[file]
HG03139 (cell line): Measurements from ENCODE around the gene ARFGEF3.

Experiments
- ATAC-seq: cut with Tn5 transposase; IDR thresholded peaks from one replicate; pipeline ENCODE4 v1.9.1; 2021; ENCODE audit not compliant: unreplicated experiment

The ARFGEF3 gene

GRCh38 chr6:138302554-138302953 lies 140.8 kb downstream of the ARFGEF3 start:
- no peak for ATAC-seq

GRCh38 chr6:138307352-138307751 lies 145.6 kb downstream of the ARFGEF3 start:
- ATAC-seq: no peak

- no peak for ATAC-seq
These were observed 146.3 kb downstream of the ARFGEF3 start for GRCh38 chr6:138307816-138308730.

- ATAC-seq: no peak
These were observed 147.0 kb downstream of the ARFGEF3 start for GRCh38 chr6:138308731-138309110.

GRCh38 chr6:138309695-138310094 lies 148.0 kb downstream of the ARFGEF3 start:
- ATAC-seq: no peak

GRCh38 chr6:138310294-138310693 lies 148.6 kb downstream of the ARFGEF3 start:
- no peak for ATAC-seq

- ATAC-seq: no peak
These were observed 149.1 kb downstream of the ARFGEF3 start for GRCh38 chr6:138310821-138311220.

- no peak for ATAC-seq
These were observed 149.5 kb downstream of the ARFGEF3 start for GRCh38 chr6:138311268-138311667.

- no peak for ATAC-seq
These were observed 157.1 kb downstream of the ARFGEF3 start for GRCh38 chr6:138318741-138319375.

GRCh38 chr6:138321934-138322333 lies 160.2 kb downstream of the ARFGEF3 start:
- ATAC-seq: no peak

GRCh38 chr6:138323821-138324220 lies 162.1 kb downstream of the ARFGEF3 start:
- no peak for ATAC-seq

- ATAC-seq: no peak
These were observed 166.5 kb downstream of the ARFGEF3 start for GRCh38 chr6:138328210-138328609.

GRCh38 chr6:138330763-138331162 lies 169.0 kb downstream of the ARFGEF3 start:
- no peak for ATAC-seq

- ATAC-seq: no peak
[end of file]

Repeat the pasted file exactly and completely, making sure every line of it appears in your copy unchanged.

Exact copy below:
HG03139 (cell line): Measurements from ENCODE around the gene ARFGEF3.

Experiments
- ATAC-seq: cut with Tn5 transposase; IDR thresholded peaks from one replicate; pipeline ENCODE4 v1.9.1; 2021; ENCODE audit not compliant: unreplicated experiment

The ARFGEF3 gene

GRCh38 chr6:138302554-138302953 lies 140.8 kb downstream of the ARFGEF3 start:
- no peak for ATAC-seq

GRCh38 chr6:138307352-138307751 lies 145.6 kb downstream of the ARFGEF3 start:
- ATAC-seq: no peak

- no peak for ATAC-seq
These were observed 146.3 kb downstream of the ARFGEF3 start for GRCh38 chr6:138307816-138308730.

- ATAC-seq: no peak
These were observed 147.0 kb downstream of the ARFGEF3 start for GRCh38 chr6:138308731-138309110.

GRCh38 chr6:138309695-138310094 lies 148.0 kb downstream of the ARFGEF3 start:
- ATAC-seq: no peak

GRCh38 chr6:138310294-138310693 lies 148.6 kb downstream of the ARFGEF3 start:
- no peak for ATAC-seq

- ATAC-seq: no peak
These were observed 149.1 kb downstream of the ARFGEF3 start for GRCh38 chr6:138310821-138311220.

- no peak for ATAC-seq
These were observed 149.5 kb downstream of the ARFGEF3 start for GRCh38 chr6:138311268-138311667.

- no peak for ATAC-seq
These were observed 157.1 kb downstream of the ARFGEF3 start for GRCh38 chr6:138318741-138319375.

GRCh38 chr6:138321934-138322333 lies 160.2 kb downstream of the ARFGEF3 start:
- ATAC-seq: no peak

GRCh38 chr6:138323821-138324220 lies 162.1 kb downstream of the ARFGEF3 start:
- no peak for ATAC-seq

- ATAC-seq: no peak
These were observed 166.5 kb downstream of the ARFGEF3 start for GRCh38 chr6:138328210-138328609.

GRCh38 chr6:138330763-138331162 lies 169.0 kb downstream of the ARFGEF3 start:
- no peak for ATAC-seq

- ATAC-seq: no peak